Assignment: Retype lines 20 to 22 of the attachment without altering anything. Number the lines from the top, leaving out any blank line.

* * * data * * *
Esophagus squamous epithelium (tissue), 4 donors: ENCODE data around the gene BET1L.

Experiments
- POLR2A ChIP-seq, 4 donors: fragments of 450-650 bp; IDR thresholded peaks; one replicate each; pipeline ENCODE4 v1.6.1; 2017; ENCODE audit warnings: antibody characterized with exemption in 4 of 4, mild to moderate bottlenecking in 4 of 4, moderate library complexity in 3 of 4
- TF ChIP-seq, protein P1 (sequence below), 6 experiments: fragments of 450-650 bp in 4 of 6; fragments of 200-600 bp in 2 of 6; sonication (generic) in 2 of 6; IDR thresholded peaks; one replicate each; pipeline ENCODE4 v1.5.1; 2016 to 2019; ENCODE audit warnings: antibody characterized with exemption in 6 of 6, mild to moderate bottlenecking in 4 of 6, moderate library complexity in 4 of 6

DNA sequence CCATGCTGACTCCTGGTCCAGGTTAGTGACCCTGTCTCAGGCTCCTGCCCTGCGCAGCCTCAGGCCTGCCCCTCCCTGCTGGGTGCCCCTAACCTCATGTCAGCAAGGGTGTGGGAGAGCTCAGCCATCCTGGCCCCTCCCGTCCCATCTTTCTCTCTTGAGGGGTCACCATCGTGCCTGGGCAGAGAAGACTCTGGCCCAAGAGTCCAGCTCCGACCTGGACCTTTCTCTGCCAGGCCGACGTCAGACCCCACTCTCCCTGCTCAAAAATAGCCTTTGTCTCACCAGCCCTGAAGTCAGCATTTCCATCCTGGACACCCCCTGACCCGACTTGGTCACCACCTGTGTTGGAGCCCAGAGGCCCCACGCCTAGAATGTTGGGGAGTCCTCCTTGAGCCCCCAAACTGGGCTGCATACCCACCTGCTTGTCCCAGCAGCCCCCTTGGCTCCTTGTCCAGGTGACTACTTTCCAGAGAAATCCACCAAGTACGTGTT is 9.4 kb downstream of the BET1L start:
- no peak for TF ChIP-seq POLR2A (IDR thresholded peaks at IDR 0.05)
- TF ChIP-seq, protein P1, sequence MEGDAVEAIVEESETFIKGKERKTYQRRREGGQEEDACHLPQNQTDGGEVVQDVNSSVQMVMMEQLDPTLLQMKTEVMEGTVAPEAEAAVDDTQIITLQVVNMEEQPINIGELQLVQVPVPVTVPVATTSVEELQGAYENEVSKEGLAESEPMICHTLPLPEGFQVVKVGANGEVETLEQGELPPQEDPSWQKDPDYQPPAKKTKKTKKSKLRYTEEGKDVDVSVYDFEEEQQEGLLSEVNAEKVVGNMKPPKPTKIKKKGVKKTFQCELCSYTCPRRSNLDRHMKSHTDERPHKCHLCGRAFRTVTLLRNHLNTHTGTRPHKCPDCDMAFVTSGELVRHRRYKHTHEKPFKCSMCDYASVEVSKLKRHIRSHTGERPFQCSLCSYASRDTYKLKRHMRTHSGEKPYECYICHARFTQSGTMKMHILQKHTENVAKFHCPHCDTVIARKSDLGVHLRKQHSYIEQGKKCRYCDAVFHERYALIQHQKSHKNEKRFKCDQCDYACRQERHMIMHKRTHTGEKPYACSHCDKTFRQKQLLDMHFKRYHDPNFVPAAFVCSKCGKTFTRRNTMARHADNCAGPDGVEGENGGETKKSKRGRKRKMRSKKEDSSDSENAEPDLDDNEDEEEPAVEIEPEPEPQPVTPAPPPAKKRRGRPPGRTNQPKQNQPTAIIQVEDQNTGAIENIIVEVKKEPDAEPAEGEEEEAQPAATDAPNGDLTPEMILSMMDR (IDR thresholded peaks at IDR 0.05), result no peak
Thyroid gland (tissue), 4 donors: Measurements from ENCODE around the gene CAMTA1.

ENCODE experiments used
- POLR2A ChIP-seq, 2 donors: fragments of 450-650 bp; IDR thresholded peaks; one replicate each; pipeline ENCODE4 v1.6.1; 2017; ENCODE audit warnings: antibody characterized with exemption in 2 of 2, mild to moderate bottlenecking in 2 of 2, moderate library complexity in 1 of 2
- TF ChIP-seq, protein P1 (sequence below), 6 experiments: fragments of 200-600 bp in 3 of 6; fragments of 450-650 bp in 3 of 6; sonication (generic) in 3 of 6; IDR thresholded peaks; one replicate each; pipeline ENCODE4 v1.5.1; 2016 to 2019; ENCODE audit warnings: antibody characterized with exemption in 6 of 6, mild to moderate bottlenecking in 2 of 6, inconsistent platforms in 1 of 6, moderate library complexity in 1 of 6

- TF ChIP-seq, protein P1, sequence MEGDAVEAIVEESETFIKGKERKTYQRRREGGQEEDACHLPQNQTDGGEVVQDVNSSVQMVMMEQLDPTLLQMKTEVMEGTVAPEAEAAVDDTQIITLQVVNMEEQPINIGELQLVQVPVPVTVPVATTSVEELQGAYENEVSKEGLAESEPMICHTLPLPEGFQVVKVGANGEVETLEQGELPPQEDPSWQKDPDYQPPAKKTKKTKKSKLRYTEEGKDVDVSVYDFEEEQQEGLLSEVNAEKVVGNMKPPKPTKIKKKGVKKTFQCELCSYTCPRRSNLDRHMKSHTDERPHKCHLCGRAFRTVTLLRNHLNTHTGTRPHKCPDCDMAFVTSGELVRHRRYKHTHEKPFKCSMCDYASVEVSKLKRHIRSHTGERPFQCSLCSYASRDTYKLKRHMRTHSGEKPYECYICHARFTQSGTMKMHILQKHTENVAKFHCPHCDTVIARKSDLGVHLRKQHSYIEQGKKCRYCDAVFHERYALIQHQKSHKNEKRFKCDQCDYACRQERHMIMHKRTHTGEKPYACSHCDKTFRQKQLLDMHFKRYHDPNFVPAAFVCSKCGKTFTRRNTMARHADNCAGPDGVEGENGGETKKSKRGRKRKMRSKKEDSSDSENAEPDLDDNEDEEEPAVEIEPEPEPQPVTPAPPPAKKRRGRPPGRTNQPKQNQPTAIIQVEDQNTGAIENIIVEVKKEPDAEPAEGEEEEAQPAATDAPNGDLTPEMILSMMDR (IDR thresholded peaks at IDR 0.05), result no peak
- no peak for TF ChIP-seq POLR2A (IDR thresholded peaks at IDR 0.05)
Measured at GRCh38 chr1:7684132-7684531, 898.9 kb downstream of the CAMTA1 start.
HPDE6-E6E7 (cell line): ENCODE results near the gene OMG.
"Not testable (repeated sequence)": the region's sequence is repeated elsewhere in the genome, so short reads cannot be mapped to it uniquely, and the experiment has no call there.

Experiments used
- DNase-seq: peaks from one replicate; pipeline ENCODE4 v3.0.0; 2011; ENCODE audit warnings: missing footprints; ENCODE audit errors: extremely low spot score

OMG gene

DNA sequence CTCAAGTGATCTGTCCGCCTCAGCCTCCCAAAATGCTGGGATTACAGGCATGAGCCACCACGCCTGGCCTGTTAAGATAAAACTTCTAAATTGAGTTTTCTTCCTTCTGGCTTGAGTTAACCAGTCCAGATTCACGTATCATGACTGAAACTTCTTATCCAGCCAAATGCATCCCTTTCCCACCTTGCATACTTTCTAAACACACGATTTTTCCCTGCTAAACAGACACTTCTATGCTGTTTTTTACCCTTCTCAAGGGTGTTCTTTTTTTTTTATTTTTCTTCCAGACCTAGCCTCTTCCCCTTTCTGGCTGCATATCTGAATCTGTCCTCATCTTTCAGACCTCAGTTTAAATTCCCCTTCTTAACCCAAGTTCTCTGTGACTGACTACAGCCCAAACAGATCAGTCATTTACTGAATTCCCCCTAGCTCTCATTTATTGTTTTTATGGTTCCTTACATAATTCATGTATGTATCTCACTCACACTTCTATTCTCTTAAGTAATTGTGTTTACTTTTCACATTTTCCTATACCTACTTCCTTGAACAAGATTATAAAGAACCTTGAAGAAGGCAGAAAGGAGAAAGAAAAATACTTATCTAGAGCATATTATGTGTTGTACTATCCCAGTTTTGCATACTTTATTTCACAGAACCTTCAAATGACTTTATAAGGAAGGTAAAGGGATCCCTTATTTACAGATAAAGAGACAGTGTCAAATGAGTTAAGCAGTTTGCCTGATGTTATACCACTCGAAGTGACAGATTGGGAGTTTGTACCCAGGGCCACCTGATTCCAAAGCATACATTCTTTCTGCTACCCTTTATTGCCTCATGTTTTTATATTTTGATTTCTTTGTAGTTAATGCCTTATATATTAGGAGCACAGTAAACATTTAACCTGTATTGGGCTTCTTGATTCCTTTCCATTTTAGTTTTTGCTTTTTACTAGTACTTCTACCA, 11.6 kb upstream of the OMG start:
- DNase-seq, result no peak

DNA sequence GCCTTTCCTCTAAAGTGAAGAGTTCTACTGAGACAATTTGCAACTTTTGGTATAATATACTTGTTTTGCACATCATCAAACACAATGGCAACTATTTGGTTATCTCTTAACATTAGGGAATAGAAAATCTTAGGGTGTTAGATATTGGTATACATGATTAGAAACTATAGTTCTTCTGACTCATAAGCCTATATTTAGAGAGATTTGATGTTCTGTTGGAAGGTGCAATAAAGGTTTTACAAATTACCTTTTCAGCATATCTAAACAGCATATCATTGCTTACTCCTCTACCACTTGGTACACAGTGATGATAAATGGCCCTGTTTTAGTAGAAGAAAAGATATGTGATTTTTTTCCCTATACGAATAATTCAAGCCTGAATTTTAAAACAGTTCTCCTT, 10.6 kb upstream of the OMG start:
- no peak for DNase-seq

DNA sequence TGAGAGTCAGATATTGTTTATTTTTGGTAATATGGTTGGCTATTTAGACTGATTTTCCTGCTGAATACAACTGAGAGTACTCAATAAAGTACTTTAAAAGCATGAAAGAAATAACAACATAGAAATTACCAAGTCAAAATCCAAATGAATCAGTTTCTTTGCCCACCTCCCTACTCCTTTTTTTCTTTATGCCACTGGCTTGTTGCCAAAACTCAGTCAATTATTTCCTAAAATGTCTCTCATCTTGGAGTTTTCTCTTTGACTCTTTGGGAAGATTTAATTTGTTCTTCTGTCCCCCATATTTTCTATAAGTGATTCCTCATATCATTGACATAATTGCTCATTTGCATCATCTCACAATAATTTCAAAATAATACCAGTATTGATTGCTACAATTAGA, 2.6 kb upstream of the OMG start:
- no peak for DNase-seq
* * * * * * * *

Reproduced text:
DNA sequence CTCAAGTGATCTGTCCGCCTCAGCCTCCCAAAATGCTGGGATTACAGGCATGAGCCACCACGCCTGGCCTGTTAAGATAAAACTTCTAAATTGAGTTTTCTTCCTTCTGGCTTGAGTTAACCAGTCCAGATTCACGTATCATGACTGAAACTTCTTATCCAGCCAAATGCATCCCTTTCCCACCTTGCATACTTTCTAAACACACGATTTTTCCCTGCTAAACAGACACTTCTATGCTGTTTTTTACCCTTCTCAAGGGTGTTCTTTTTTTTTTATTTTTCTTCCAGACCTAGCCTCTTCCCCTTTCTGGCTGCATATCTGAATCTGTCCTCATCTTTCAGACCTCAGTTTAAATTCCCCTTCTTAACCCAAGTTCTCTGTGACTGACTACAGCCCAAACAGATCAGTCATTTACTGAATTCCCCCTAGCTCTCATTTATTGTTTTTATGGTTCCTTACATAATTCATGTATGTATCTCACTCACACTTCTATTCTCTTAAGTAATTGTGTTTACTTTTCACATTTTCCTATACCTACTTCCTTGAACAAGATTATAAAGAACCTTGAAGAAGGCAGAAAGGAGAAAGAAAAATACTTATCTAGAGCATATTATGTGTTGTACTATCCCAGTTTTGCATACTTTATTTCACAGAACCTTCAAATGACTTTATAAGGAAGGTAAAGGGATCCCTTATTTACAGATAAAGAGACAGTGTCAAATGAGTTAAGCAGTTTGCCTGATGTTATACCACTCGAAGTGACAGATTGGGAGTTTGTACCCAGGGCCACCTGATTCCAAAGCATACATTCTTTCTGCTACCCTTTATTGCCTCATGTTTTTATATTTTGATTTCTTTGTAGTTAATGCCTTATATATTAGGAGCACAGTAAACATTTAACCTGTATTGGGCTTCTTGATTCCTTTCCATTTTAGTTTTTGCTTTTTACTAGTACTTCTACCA, 11.6 kb upstream of the OMG start:
- DNase-seq, result no peak

DNA sequence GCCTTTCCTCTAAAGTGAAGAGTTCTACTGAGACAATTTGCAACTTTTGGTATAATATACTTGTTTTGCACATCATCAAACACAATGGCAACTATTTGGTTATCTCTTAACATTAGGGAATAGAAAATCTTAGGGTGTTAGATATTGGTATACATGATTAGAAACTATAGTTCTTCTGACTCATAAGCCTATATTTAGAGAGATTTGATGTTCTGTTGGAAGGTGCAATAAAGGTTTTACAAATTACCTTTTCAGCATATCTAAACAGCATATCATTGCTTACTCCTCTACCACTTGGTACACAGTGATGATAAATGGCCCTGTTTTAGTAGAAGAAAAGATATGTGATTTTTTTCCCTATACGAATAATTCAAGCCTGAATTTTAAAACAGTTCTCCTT, 10.6 kb upstream of the OMG start: